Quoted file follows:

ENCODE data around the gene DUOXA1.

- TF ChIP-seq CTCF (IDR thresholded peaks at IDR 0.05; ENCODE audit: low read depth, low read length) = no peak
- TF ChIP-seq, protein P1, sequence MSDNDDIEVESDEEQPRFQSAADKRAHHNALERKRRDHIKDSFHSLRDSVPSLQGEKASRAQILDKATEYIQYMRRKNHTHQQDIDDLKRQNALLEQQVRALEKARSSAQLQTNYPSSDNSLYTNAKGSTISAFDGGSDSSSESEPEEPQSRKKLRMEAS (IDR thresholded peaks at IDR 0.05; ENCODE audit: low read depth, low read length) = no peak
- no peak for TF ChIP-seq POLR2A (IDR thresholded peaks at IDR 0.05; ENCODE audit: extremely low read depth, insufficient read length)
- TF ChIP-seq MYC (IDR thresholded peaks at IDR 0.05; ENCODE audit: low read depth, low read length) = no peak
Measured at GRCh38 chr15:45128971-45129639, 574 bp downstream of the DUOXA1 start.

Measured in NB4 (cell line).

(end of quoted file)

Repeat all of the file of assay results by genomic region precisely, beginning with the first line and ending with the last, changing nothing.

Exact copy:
ENCODE data around the gene DUOXA1.

- TF ChIP-seq CTCF (IDR thresholded peaks at IDR 0.05; ENCODE audit: low read depth, low read length) = no peak
- TF ChIP-seq, protein P1, sequence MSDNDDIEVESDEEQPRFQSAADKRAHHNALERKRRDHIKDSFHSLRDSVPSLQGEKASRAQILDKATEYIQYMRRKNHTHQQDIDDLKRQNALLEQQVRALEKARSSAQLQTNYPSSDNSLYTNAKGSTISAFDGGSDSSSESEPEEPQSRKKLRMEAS (IDR thresholded peaks at IDR 0.05; ENCODE audit: low read depth, low read length) = no peak
- no peak for TF ChIP-seq POLR2A (IDR thresholded peaks at IDR 0.05; ENCODE audit: extremely low read depth, insufficient read length)
- TF ChIP-seq MYC (IDR thresholded peaks at IDR 0.05; ENCODE audit: low read depth, low read length) = no peak
Measured at GRCh38 chr15:45128971-45129639, 574 bp downstream of the DUOXA1 start.

Measured in NB4 (cell line).